March 31st, 2011 #7
Keep it up m8;p In some of your skulls the cranial mass is too small,one of the best books which gives you proportions and construction is Burne Hogarth's book on drawing heads ;p
The Following User Says Thank You to fransua For This Useful Post:
March 31st, 2011 #8
I think your life drawing and anatomy drawing skills are good mate, keep referencing and use books by andrew loomis and George b Brdigman, they are similar to what you're doing, keep em coming
The Following User Says Thank You to Dannyphoto For This Useful Post:
April 2nd, 2011 #9
shako:Thanks, although I never can seem to get the angles right even though I've drawn them so many times.
fransua:By cranial mass do you mean the cranium itself? Sorry if I'm misunderstanding you I just want to make sure. I am currently going through Peck's anatomy book but I have looked into Hogarth.
Dannyphoto:Hey thanks. I have Bridgman's books but I haven't gone through Loomis' books in a while and have been meaning to look back into them.
Sorry for the late replies, I've been a bit busy. I went to to WonderCon today and it was great.I got some art books and listened to some advice from the artists. All in all it was great and I'm going back tomorrow.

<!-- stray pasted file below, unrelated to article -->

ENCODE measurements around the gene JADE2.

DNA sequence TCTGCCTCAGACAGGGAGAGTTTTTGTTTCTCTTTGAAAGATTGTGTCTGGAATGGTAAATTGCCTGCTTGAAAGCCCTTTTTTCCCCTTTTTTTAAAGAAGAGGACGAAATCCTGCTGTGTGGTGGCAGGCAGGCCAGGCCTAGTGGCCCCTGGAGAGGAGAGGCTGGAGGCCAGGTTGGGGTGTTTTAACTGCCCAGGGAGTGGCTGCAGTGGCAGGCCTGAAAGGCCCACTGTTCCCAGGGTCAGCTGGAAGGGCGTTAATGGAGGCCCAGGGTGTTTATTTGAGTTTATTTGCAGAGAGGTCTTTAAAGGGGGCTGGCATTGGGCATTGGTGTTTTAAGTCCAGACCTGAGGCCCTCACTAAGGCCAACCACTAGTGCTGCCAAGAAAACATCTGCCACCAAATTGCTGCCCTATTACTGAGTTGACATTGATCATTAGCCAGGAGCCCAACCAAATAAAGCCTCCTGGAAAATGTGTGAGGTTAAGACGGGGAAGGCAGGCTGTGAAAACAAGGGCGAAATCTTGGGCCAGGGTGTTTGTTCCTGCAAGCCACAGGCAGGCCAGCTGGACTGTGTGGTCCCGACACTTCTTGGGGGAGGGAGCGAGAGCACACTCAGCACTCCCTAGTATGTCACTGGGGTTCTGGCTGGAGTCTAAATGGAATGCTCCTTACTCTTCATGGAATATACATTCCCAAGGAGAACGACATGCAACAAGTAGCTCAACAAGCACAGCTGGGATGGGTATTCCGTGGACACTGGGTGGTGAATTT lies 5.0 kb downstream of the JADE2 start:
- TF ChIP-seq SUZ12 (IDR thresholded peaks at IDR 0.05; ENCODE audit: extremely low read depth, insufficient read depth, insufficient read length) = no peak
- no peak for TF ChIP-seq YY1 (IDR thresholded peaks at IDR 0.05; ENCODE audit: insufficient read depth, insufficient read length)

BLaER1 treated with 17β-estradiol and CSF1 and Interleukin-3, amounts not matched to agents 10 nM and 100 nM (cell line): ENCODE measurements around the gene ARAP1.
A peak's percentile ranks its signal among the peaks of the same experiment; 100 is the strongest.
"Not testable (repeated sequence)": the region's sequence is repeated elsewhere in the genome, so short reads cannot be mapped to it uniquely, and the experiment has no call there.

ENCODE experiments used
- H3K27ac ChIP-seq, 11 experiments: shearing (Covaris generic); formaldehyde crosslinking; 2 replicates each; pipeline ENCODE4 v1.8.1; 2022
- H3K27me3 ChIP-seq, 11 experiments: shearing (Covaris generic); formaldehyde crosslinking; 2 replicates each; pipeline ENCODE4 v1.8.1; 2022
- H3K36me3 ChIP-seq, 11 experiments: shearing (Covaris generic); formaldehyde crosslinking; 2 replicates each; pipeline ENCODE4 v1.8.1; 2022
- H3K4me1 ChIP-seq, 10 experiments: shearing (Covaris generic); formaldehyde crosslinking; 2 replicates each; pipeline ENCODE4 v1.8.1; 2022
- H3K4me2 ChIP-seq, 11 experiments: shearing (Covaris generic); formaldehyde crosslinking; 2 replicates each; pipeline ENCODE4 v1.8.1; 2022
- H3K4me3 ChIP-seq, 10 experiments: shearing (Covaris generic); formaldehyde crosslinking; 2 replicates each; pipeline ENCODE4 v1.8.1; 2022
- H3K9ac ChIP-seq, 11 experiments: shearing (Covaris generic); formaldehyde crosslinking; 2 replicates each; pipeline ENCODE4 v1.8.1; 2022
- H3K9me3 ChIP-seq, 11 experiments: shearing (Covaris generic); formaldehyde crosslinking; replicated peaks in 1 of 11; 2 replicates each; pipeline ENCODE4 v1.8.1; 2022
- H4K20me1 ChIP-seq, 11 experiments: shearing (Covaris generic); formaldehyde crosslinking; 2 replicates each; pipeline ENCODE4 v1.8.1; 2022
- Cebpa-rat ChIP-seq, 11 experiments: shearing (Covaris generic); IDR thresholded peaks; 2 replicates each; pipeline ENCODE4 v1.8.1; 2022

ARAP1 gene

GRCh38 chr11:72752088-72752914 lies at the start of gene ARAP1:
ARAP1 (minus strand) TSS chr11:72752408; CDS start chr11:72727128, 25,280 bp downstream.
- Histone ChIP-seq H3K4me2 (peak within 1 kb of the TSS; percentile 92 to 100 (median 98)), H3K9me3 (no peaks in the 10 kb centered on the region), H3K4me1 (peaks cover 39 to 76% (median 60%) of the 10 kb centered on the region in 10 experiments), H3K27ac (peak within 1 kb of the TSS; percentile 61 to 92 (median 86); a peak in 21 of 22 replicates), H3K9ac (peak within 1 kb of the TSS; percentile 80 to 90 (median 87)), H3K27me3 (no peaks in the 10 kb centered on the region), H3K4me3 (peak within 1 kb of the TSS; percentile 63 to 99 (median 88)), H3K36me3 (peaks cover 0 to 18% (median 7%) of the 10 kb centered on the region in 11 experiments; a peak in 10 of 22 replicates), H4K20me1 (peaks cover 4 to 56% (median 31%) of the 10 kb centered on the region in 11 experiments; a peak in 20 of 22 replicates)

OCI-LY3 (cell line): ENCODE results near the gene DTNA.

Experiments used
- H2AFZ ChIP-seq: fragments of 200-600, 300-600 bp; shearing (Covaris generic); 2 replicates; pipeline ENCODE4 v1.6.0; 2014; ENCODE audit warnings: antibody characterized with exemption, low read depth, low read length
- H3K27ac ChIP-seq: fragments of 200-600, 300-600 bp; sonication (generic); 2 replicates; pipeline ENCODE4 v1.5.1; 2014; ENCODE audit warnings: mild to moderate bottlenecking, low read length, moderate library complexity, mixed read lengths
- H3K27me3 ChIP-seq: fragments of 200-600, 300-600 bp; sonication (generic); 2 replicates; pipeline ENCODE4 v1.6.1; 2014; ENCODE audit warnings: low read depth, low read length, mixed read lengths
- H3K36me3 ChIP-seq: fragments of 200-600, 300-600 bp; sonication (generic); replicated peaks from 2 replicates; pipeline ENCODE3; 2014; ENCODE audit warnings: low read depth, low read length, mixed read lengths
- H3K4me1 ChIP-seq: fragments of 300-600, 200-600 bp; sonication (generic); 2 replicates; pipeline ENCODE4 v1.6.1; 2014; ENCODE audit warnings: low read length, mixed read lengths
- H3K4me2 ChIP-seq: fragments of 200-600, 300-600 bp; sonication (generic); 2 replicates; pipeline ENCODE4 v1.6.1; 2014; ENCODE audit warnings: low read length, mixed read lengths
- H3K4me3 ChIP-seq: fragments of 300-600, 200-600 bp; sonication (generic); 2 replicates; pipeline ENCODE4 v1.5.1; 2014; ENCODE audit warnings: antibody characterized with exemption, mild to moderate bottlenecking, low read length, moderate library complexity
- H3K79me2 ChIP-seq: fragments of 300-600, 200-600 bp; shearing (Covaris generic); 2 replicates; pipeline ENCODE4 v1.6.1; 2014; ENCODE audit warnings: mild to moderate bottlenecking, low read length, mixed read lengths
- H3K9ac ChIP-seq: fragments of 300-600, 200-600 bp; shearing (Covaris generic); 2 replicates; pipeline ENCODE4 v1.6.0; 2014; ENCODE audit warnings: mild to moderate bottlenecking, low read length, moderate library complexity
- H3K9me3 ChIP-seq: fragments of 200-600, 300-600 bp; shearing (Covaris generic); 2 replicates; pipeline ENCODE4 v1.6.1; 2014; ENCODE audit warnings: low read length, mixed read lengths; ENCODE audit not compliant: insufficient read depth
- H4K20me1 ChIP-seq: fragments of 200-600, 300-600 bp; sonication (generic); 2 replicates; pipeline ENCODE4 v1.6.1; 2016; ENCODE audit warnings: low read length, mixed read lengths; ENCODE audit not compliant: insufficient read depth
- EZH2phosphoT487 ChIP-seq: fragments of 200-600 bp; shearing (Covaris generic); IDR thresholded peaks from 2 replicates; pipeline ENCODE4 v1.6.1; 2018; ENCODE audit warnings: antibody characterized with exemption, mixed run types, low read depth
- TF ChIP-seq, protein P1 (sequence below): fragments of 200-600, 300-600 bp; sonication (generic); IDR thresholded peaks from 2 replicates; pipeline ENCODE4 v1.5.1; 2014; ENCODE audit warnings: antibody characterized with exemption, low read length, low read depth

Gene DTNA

Here's some of those gestures from class.
April 26th, 2011 #10
Well, I haven't posted in a while. I'll try to post more often but for now here are some gestures from last semester:
May 3rd, 2011 #11
Hey all. I have not been drawing as much as I should be, but I'm trying.
Some sketchbook stuff:
And anatomy stuff from last semester:
May 24th, 2011 #12
Still don't have as much new stuff but I will be going to another figure drawing session on friday so hopefully I will have some stuff scanned by then.
Some figures from last semester's class:
May 27th, 2011 #13
Good work with the anatomy. It's good that you're tackling the gestures, bones, and muscles.
What I think would really help you is practice drawing the large masses of the figure. It'll help you understand a streamlined outside appearance of figure (which connects with your knowledge of the inside of the figure, ex. bones and muscles).